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Canadian Urbanism Uncovered



  1. Growth is needed for citites but as far as BBTCA is concerned, jets belong at Pearson, not on our waterfront. Board of health has said NO to benchmarks already hit and increase of CANCER, CARDIOVASCULAR, RESPIRATORY ILLNESS, already hit benchmark and expansion wouls SIGNIFICANTLY INCREASE, from waterfront, to business/financial district, queen st, university avenue where hospitals are, all way up to queens park Circle. NO!

    Waterfront Toronto is already revitalizing “The remaking of Toronto’s waterfront has created 40,000 jobs and $3.2 billion in economic benefits. Ongoing and planned projects for East Bayside and West Don Lands will create another $4 billion in economic impact”. Or Ontario Place redevlopment and so much more

  2. Hassan says Toronto is “a city I love” but then badmouths it for having growing pains. Really, it’s OK to be a cheerleader for innovations and progress, but, a very big BUT, is to weigh the profit driven ambitions of one private company, in partnership with the Toronto Port Authority, a profit seeking government agency, against the enjoyment of those millions (17-20 per year) who come to the waterfront parks, entertainment venues and recreational attractions. Maybe its a NIMFY – not in my front yard. Yes airports support the economy of a city and Toronto has one with capacity for jets, a fast train link ready in a year and no extra drain on Toronto taxpayers. It’s called Pearson.
    Hassan, have another look. Richard Florida has. He’s looking at both sides now. That’s progress.

  3. Gee, where are the ads for Porter? Or condos? This sort of boosterism of more more more is far more 20th century than this greenhouse century. Sure – new thinking is a good thing – but why not goose the stable residential neighbourhoods with their fair share of density since the services are already in existence? Sure, we need transit – but throughout the region, and it doesn’t have to cost billions eg. Curitiba.
    How about some novel thinking about restraining car usage? Or even some user pay?
    Spacing has to do better than this….

  4. Hamish is right. Advanced cities, like Chicago, have been able to shut down and get rid of the downtown waterfront airports so that they no longer blight the city. We can too.

    Just imagine that airport turned into a car-free mixed use neighbourhood. What a wonderful place to love, work or raise a child that would be!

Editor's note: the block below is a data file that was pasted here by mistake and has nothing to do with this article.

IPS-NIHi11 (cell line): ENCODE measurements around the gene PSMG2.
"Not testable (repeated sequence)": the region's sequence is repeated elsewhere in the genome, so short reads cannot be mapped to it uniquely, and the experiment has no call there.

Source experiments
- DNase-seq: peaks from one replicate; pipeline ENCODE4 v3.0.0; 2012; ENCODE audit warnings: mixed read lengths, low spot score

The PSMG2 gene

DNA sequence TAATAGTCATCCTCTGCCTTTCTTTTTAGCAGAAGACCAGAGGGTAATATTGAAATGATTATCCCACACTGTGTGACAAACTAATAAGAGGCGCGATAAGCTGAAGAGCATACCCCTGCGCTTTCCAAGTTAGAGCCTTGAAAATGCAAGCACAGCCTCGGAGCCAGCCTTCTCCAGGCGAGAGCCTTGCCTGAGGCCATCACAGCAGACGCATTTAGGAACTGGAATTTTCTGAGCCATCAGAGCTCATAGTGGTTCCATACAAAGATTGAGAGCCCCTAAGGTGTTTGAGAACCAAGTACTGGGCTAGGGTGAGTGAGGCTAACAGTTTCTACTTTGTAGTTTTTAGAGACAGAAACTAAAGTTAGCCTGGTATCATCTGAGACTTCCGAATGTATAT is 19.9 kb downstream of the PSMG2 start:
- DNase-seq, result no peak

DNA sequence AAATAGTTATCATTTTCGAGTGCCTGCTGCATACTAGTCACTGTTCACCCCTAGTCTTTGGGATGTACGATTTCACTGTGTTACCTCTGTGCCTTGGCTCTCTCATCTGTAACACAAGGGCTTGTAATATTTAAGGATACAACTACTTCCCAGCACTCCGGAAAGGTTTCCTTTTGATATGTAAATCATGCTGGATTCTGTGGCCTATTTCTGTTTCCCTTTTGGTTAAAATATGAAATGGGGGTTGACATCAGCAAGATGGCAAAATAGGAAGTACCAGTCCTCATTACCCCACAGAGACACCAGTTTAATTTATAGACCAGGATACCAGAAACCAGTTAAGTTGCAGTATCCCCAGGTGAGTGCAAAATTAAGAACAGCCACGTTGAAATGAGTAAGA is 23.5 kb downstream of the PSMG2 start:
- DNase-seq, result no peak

5. Oops, should be “live,” not “love.” But on second thought, love is great also!

  6. The airport is nowhere near my backyard (Bathurst & Lawrence) but I dont mind being a nimby for not wanting it on TO’s collective front yard.
    It really doesn’t matter what the particular qualities of a proposed jet will be considering that the city’s legal team has discovered that once the agreement to allow jets in the city and port authority is changed there is no legal leeway to limit planes to a particular model or airline.
    While you defend expansion as ‘relatively moderate’, even Porter is calling for levels equivalent to Ottawa’s Intl airport.
    The little noticed motion to allow jets at Washinton’s sleepy airport, opened the path for a major airport amid the city’s Potomac River parks.
    Boston’s airport is not particularly comparable to Toronto. Logan has been a major Intl airport for over 50 years and is located at the end of a major industrial harbour. It operates 24-7 and has ample freeway access.
    Like many urban airports Logan has negative impacts on many neighbourhoods on all sides and its harbour airport comes with varying wind directions that lead to many flight paths over land.

  7. Spacing – if you can’t do better, don’t publishit.

    The post grad author is surely held to a higher standard in his school work than “The debate over the Toronto Island airport expansion has been characterised by hyperbolic claims of “Pearson on the Lake” by some on the no-expansion side, even though the proposed expansion is relatively modest.” – followed by pro-expansionism. We saw that coming!

    As */*!! as it is to watch ‘strawman’ arguments from unexpected sources, Spacing needs to aim higher to achieve credibility.

  8. Roger B.. You’re in my neighbourhood, but I completely disagree with your justification.

    I love the backlash without knowing the facts here.

    1. Meigs Field was closed because it was mainly for private jets and commuter airlines. Those commuter airlines were shifted to Midway. It served no purpose.

    2. Many of your are only referring to BBA and not of the premise of the article. You’ve all proven the point you’re resisting change and that isn’t progress.

    You all should have a read of my blog post where I discuss the backlash with Edmonton’s City Centre Airport and BBA.

  9. What was that article? Cram 17 “Spacing” issues in one article – add no value. Seriously Spacing get an editor – set some standards – or become irrelevant. Ok I’ll take the click bait. I don’t get folks that worship plans – with the idea they came down from God. The plans that exist are no less the product of political messing around than the ideas of today. Who says Doug Ford’s ideas were crazy – building a place people would use rather than just pardise for the rich and for lucky subsidized few. Few should deny – that Doug’s efforts took some of the “crazy” out of the Waterfront plan and inserted some common sense that started to move it off the paper and into reality.

  10. Doug’s ideas helped anything? Doug’s ideas improved something? I deny on principle.

    Doug Ford is like anti-bacon. Whatever you have, it’s invariable worse with Doug.

  11. ‘invariably’

    Dang no ability to preview or edit after posting.